A rich collection of Buddha images belonging to the Kandyan period (17th– 18th Century AD) possessing characteristic visual features and made of different media have been found from the different parts of the country. Among them a significant number of images are made using the metal. This paper intends to study the metallurgy of the Kandyan period Buddha images which in turn gives some light to the metal technology of that period. In addition this paper tries to study metallurgy of the studied icons in relation to their visual features (visual styles). Twenty metal Buddha images which have been attributed to the Kandyan period and now deposited at the National Museum, Colombo were taken for this study (see appendix 1). These images have been classified as belonging to the Kandyan period mostly by art historical means such as iconography and iconometry which have undoubtedly been proved as very successful for this task.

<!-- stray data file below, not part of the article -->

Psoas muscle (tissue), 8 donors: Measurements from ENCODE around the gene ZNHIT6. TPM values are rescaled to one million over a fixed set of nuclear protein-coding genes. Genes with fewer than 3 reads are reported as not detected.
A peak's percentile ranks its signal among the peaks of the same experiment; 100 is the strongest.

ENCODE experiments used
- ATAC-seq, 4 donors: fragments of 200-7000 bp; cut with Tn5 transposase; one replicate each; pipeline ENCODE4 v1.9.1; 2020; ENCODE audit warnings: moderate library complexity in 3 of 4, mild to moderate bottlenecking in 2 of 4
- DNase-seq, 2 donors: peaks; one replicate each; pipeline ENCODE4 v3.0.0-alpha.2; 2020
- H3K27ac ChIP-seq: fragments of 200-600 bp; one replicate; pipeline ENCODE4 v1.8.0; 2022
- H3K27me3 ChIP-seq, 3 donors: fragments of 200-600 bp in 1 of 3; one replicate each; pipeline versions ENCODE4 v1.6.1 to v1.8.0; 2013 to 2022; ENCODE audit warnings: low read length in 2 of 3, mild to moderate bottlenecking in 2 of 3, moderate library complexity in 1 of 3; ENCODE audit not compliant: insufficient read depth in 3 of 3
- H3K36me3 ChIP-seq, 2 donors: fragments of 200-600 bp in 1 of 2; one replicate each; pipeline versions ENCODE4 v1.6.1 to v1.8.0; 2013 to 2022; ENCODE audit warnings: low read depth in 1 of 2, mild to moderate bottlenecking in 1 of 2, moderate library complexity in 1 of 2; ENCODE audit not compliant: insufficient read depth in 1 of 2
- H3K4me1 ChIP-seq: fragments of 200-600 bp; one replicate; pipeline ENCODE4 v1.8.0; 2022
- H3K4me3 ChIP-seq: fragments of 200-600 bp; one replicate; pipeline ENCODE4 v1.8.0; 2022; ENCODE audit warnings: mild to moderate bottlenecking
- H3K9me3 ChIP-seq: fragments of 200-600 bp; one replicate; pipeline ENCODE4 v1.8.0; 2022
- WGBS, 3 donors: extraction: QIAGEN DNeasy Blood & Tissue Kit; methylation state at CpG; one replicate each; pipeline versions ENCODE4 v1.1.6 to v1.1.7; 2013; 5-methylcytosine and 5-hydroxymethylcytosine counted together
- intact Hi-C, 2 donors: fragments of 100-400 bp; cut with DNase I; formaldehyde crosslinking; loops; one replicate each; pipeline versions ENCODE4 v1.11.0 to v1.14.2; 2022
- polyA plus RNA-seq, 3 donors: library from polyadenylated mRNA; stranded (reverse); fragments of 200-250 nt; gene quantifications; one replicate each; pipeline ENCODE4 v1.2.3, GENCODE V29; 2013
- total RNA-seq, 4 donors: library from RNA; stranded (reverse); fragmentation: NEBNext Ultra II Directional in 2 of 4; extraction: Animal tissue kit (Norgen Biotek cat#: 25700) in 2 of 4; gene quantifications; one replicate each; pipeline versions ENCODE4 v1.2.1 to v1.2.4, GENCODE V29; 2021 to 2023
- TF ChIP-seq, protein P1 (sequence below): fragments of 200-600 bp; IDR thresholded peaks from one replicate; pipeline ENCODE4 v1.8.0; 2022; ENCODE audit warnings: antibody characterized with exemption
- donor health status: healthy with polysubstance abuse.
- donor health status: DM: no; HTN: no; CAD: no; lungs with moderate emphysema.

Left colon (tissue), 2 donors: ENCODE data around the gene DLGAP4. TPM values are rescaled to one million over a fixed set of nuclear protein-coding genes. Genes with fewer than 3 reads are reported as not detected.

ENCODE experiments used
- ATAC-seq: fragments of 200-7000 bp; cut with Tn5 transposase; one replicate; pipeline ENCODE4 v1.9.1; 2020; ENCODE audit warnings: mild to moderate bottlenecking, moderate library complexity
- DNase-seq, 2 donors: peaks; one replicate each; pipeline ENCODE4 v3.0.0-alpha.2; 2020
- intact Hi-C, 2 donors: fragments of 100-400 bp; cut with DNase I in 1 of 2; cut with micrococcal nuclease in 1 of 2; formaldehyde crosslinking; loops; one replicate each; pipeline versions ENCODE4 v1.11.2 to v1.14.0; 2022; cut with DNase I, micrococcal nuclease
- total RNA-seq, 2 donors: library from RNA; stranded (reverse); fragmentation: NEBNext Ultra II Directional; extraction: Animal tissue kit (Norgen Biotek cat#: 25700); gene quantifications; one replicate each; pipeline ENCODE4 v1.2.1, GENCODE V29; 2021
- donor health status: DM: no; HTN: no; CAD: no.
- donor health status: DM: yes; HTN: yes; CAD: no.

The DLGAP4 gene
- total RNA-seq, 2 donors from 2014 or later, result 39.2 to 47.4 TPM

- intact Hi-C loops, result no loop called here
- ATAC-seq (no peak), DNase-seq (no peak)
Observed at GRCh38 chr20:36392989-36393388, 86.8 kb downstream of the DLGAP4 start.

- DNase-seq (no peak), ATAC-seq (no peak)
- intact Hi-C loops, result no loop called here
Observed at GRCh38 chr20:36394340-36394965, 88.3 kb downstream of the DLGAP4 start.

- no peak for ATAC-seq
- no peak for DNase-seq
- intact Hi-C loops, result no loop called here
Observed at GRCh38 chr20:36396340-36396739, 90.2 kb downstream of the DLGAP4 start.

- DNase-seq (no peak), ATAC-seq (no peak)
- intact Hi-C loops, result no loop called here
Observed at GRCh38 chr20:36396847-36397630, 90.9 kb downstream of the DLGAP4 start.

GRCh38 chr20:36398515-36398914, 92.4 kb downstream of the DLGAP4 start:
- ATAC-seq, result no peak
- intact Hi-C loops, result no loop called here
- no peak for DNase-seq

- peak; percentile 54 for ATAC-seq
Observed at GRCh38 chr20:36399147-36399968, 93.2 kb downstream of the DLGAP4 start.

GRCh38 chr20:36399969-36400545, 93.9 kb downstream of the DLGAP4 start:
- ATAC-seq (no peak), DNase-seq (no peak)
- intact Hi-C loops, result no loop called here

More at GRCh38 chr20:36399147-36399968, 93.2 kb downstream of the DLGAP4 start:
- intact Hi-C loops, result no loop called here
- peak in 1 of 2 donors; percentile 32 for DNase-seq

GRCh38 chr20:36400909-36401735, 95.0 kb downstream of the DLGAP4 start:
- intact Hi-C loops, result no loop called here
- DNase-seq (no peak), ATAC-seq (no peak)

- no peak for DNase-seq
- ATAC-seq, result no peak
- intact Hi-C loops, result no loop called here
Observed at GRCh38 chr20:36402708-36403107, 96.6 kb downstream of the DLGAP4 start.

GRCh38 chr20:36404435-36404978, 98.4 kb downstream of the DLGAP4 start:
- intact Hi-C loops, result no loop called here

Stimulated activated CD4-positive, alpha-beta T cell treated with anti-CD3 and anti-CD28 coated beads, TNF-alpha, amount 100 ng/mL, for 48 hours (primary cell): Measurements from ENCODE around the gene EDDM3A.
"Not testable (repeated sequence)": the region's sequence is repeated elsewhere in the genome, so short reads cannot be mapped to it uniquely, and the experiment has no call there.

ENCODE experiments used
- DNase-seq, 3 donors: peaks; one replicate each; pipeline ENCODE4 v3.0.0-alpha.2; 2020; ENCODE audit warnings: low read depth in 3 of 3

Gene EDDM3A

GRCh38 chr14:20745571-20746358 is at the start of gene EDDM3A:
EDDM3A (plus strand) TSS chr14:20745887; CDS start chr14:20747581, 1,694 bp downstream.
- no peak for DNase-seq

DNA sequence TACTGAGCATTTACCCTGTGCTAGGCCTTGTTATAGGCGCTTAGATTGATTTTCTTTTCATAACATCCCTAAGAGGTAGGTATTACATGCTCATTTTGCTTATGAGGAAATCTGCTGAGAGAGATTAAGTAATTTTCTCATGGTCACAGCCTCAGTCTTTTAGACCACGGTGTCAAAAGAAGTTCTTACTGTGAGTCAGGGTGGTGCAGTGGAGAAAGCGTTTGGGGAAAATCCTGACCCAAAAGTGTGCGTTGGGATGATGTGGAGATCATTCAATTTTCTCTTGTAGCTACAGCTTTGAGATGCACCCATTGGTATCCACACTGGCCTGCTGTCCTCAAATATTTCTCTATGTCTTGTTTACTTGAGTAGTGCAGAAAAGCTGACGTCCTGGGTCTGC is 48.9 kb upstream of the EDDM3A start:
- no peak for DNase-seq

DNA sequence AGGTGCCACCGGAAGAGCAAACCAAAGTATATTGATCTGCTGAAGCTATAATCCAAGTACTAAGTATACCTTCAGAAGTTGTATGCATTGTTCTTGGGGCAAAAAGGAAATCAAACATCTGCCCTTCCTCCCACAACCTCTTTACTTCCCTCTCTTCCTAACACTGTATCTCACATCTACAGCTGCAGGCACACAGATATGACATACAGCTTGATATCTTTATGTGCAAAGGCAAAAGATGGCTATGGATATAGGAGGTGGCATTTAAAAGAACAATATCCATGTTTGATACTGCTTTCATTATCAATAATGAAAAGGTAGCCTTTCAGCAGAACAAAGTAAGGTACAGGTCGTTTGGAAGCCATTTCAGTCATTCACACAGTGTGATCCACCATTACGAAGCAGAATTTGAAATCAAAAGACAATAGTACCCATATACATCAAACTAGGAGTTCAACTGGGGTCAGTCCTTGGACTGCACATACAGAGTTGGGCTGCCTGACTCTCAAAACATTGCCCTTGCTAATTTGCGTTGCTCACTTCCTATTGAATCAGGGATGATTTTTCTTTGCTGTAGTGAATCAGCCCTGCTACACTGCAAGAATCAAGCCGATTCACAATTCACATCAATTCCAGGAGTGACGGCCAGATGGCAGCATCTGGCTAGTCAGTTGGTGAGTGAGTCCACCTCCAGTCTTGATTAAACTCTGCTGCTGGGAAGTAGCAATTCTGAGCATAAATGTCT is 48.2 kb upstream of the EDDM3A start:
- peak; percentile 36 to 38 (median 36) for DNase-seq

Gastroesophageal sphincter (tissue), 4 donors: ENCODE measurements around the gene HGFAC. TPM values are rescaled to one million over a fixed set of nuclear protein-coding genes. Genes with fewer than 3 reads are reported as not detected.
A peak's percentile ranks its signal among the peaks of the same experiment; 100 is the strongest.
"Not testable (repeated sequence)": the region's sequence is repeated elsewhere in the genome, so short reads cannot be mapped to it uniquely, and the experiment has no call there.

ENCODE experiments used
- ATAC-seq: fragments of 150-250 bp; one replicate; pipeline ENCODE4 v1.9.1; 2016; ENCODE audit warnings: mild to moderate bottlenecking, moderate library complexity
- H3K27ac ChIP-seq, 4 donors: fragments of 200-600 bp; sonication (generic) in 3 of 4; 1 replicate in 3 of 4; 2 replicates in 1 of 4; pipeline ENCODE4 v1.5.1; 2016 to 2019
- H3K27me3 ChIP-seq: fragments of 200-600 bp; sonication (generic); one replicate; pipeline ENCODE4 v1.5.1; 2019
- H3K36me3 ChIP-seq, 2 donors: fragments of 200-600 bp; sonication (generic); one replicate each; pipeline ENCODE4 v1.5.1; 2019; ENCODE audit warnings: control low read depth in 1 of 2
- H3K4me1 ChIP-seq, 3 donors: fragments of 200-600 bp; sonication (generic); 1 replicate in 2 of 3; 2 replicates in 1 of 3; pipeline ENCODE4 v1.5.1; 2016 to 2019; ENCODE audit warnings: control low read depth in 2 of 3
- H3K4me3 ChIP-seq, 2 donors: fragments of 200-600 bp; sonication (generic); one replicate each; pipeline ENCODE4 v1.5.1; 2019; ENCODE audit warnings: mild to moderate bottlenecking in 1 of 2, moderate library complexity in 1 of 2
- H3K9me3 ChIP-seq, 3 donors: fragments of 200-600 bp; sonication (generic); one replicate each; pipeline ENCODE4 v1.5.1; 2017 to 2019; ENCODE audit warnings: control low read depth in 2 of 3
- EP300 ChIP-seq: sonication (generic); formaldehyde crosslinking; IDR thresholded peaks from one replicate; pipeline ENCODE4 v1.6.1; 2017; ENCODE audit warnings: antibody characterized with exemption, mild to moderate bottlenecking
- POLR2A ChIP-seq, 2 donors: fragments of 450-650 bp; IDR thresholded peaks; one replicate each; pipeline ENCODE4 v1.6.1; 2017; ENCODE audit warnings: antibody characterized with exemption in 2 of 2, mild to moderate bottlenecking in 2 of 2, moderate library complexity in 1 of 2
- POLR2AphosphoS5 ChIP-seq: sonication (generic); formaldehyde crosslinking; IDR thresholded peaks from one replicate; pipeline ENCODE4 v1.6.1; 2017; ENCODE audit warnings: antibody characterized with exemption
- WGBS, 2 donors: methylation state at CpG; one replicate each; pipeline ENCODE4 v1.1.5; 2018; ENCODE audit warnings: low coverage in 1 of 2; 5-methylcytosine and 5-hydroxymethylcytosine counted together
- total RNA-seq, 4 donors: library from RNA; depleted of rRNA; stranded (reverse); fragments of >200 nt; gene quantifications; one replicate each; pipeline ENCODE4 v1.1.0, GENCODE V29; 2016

A historical metal icon possesses two main styles as emphasized by Chandra Reedy (Reedy 1997: 15).
- Visual style
- Technological Style
The art historical method of classification uses the visual style of an icon as the main source of information in classifying an image. But in this study, it is shown that if we could combine the information gathered from visual styles of the icons by art historical means with the information obtained from their technological styles, it would be more accurate and could go for even further classifications which would not be possible based on the art historical means only.
Senior Lecturer, Coordinator, Laboratory for Cultural Material Analysis (LCMA),
Postgraduate Institute of Archaeology, University of Kelaniya, Sri Lanka